Opinion: Anatomy of a Parking Crisis

By Michael Morris

It is common knowledge that our downtown has a parking crisis. Except during odd hours, one can rarely find parking that’s convenient to one’s needs. City council and Planning Commission realize this, yet seem to find endless justifications for virtually every intensification of use proposed by landlords or business proprietors.

Witness the recent proposal by the new proprietors of the former White House restaurant. While requesting authorization for 59% more seats, they exploit historic parking reduction rules in conjunction with grandfathered credits to reduce their 62 parking space requirement to zero physical spaces. Similarly, Slice Pizza manipulated the system in two ways: by first convincing the Heritage Committee to upgrade the historical rating of their building from “C’ to “E” class (exceptional), and then exploiting the enhanced historic parking reduction of “E” class buildings to receive a 65.2% total reduction on parking required. So, despite intensifying the use of the building, the existing 13 spaces provided and shared with the office building adjacent plus three previously acquired “in-lieu” spots are deemed sufficient. The operators of that space made a minimal investment in enhancing the historicity of the building to qualify for the upgraded historical rating; certainly far less than the cost of providing actual parking spaces for their customers. And least we overlook the all time winner in the “Great Laguna Parking Give-away”, the Heisler Building is a textbook case. Based on the number of restaurant/bar seats authorized for its spaces, that facility should provide 170 parking spaces. In actuality, it provides zero physical parking spaces, preferring instead, to put the parking burden it creates onto its neighbors.

There are so many ways to manipulate the system and intensify use without providing needed parking spaces: grandfathered spaces. The historic parking reduction. Sidewalk cafe parking credits. Shared Parking. Joint use of parking spaces. Valet parking. In-lieu fees.

By hiring experienced consultants and with patience and money, virtually any use-type can get approvals. The common complaint of “it takes so long to get approvals” is actually enlightening in that it says more about the over-reach by applicants than the cumbersome or bureaucratic ineptitude of city government. And in the end, when residents find that the parking requirements system has been manipulated to an intolerable level, building owners and business operators hope to have the public finance a parking structure. That would constitute a win/win for them and a lose/lose for resident taxpayers.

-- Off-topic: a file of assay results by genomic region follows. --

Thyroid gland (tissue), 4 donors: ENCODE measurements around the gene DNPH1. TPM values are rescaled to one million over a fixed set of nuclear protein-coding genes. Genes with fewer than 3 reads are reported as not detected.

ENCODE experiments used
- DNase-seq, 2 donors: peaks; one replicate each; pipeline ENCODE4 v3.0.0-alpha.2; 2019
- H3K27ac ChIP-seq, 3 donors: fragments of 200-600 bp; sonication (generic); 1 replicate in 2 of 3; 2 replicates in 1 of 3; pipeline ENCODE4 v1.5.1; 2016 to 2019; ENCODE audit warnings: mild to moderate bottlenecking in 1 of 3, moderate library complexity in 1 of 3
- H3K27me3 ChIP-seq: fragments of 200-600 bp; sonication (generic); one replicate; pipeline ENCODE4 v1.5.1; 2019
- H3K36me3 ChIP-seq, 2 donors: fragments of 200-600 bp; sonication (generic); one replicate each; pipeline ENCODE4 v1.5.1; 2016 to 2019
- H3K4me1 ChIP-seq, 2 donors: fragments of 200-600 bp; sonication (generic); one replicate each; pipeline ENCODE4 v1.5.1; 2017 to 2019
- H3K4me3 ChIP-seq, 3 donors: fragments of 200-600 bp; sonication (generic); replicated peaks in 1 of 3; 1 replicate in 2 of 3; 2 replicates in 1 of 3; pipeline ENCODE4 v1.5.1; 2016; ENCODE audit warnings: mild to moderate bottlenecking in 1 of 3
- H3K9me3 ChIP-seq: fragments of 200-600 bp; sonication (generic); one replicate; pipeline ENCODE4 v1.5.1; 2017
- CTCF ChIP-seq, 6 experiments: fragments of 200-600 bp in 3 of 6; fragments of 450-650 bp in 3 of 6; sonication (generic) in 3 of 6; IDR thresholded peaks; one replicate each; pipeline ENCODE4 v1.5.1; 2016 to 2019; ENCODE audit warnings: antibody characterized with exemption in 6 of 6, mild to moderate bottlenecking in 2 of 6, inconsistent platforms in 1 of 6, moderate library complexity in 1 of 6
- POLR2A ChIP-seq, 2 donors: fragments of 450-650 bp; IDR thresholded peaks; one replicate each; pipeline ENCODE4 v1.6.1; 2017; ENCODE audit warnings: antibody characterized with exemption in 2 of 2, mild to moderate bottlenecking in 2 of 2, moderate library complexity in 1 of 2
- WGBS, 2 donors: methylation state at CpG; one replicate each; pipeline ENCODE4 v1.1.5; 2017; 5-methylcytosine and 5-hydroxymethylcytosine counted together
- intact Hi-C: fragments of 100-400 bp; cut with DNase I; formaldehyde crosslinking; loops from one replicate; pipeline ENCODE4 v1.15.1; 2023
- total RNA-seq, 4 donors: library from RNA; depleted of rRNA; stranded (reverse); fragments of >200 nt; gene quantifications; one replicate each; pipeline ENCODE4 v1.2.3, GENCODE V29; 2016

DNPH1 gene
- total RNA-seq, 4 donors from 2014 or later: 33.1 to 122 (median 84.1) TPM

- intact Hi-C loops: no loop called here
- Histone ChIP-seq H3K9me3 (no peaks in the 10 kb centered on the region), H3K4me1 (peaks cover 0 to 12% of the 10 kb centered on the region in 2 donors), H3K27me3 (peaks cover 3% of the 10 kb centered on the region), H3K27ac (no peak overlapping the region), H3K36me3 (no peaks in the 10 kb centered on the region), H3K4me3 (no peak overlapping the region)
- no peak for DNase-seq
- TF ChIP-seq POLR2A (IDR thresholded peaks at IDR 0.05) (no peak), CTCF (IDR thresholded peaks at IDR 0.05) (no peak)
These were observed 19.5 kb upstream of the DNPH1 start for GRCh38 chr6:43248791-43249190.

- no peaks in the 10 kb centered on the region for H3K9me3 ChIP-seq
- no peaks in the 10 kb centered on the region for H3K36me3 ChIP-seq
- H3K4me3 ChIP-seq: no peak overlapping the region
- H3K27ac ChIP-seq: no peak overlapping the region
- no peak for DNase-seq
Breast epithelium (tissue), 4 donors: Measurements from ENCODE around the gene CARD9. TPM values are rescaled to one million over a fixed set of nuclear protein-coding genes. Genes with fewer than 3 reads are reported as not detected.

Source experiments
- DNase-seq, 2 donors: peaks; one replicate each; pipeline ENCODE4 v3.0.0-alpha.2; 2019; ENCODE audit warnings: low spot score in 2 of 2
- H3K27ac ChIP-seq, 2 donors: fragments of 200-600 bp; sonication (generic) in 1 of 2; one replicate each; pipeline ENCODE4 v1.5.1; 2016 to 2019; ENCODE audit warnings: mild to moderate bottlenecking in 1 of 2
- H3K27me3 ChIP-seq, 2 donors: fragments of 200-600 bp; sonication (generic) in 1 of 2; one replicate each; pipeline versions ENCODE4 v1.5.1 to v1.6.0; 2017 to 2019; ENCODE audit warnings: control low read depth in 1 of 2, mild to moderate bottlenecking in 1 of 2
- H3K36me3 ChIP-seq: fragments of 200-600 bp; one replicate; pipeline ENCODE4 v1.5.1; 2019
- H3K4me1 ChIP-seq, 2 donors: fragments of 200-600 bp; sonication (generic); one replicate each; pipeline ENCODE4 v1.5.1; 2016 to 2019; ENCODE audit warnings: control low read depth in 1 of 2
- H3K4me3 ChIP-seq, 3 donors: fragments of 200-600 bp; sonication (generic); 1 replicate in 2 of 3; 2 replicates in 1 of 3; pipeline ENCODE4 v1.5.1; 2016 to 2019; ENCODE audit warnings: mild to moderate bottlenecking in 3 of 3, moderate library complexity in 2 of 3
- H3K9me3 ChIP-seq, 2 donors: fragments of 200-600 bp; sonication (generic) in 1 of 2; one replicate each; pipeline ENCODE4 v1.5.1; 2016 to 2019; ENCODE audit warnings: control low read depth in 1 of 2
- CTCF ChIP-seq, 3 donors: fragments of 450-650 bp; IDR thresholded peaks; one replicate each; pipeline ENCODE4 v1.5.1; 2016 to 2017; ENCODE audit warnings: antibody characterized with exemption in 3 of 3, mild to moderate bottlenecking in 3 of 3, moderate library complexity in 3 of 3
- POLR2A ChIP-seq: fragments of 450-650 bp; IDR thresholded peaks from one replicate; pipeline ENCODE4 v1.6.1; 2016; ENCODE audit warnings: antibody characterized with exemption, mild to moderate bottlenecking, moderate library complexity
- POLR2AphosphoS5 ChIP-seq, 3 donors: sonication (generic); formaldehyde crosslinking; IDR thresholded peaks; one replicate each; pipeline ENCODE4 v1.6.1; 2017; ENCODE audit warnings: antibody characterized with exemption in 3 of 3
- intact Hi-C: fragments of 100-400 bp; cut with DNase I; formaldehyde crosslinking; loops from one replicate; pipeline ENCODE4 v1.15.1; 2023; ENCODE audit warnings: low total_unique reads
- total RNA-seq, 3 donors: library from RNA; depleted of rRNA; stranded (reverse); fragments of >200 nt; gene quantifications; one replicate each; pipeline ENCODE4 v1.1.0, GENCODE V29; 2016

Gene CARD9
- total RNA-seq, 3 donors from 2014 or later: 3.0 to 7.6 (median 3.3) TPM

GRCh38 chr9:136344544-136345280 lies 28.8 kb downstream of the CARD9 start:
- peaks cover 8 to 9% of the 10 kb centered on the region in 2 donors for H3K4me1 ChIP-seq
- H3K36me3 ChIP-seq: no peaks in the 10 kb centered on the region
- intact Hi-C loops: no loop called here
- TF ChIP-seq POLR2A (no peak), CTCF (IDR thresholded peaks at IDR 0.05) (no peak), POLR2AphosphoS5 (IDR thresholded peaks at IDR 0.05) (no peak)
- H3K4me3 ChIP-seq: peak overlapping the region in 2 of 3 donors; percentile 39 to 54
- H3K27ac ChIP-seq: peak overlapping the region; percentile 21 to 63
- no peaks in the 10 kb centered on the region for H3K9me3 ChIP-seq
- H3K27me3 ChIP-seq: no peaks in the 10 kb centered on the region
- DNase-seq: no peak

If commercial building owners and business operators want a parking structure, they can create an assessment district and contribute a tiny percentage of their gross rent revenue to pay for it just like residents pay to underground their own utilities. The cost to building owners would be trivial; it could be as little as 2% of net rental income. Parking structures that benefit commercial building owners should be paid for by commercial building owners. In the meantime, abuse of the parking “credits” system and exploitation of the Heritage roles should receive close scrutiny and overhaul.

The Laguna Residents First Ballot Initiative will rein-in these abuses of the parking credits system. Please look to lagunaresidentsfirst.com to read the specifics about how the ballot initiative seeks to bring sanity back to Laguna’s parking system.

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